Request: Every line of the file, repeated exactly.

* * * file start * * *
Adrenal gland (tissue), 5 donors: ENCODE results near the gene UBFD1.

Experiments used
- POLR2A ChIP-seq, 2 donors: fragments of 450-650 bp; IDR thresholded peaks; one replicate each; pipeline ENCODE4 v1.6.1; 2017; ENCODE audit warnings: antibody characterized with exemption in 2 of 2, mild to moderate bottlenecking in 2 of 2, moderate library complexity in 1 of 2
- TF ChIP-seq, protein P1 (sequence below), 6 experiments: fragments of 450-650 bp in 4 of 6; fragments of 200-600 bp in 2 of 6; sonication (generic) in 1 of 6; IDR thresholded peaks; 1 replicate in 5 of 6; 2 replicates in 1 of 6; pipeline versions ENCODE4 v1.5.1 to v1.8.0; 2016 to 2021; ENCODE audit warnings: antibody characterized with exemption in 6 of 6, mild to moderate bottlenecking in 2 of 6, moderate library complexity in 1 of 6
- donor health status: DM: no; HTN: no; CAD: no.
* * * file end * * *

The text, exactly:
Adrenal gland (tissue), 5 donors: ENCODE results near the gene UBFD1.

Experiments used
- POLR2A ChIP-seq, 2 donors: fragments of 450-650 bp; IDR thresholded peaks; one replicate each; pipeline ENCODE4 v1.6.1; 2017; ENCODE audit warnings: antibody characterized with exemption in 2 of 2, mild to moderate bottlenecking in 2 of 2, moderate library complexity in 1 of 2
- TF ChIP-seq, protein P1 (sequence below), 6 experiments: fragments of 450-650 bp in 4 of 6; fragments of 200-600 bp in 2 of 6; sonication (generic) in 1 of 6; IDR thresholded peaks; 1 replicate in 5 of 6; 2 replicates in 1 of 6; pipeline versions ENCODE4 v1.5.1 to v1.8.0; 2016 to 2021; ENCODE audit warnings: antibody characterized with exemption in 6 of 6, mild to moderate bottlenecking in 2 of 6, moderate library complexity in 1 of 6
- donor health status: DM: no; HTN: no; CAD: no.